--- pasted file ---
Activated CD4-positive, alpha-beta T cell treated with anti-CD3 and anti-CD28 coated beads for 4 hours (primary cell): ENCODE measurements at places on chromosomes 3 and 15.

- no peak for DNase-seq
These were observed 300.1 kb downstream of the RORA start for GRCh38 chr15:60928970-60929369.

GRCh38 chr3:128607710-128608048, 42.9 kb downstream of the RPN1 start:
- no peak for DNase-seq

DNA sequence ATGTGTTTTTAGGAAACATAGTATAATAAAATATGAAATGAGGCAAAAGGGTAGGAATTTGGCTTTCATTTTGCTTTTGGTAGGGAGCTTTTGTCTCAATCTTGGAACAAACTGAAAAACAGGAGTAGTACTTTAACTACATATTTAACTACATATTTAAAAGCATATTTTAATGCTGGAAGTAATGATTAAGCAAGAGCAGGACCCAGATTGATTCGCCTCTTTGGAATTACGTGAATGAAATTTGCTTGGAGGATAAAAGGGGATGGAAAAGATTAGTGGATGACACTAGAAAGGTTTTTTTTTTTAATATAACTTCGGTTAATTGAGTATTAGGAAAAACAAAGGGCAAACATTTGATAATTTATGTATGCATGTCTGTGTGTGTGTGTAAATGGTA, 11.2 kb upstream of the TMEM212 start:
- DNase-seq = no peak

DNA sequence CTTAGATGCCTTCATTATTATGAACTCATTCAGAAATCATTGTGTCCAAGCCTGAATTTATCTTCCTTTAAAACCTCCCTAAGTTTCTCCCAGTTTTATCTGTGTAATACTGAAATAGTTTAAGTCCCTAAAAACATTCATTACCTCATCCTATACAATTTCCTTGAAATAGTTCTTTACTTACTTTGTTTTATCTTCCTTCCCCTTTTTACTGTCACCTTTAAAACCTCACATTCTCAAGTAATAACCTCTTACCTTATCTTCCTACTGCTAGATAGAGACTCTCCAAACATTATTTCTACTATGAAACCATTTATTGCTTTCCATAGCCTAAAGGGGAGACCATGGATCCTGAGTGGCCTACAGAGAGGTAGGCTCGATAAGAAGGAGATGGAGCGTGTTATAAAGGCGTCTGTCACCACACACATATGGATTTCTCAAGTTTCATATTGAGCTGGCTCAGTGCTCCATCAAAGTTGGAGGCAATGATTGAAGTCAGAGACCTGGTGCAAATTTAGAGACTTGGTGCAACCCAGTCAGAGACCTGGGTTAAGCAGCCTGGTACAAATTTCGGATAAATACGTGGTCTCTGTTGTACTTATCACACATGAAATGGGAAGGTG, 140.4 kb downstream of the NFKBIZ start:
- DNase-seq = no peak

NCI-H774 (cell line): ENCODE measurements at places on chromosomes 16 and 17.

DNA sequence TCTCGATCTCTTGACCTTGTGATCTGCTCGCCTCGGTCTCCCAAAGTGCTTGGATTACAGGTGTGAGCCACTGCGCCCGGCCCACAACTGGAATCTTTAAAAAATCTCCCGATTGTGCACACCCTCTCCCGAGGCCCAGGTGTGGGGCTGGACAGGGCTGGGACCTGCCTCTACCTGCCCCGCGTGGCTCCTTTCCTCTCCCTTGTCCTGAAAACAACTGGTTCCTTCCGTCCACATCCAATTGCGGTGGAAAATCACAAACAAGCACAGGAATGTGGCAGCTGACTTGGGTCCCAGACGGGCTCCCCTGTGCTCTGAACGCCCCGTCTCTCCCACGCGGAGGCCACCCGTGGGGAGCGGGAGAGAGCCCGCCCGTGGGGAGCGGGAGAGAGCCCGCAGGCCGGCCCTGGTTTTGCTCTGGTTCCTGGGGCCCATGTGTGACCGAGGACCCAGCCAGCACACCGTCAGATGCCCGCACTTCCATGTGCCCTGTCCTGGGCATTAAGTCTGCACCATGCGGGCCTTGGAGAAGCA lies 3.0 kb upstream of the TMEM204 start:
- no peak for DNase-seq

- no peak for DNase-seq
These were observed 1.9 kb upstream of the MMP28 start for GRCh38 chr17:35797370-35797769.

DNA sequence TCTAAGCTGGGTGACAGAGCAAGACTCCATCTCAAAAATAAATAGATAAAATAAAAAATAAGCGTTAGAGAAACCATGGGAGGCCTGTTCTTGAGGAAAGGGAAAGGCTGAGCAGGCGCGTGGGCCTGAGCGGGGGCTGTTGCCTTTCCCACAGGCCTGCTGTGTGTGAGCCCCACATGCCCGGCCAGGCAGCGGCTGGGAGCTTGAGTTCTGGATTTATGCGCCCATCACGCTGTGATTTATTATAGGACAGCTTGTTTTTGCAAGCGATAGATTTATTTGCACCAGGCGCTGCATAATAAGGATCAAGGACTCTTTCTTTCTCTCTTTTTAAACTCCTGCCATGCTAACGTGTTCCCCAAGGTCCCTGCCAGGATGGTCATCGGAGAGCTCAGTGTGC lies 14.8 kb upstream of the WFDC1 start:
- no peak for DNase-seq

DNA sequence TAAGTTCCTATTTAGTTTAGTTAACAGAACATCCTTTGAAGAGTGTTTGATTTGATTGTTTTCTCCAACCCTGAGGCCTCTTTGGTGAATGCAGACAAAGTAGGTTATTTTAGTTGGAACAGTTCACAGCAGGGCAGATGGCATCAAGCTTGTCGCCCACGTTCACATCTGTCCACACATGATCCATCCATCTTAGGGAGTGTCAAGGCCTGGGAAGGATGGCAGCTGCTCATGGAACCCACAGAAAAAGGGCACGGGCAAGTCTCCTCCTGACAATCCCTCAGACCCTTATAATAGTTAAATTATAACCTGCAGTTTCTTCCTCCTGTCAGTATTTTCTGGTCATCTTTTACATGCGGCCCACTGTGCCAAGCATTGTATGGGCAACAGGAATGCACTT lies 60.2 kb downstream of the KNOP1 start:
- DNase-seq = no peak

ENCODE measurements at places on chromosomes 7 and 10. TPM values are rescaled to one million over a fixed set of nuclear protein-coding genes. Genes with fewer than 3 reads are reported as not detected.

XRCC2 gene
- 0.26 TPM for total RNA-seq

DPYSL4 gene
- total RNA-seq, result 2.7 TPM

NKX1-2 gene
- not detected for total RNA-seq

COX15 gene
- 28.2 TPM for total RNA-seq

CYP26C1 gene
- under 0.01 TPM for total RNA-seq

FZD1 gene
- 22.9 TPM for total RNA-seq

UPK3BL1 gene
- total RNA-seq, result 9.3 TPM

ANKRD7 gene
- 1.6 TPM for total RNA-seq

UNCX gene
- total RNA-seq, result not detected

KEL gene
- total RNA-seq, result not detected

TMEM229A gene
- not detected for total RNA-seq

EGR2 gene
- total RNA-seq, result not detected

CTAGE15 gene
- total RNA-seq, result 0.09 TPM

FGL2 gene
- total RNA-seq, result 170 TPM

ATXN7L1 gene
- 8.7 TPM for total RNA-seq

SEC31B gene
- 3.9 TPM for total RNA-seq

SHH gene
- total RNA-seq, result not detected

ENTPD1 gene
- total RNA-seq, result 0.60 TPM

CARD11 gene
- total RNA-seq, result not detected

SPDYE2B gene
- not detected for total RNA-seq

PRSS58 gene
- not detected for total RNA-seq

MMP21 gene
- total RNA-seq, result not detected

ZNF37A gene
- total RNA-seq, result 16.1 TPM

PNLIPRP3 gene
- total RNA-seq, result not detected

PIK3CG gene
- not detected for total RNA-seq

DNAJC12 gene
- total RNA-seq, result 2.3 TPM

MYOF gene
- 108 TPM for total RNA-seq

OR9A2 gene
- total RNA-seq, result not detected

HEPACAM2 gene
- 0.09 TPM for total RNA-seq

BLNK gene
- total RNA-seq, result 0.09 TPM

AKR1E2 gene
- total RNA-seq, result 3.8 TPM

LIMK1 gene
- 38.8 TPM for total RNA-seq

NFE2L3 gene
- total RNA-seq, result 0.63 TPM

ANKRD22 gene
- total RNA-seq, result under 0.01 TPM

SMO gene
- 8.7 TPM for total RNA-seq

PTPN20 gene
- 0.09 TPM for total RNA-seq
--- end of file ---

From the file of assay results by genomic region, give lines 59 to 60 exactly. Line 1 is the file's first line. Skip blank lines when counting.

- not detected for total RNA-seq

PRSS58 gene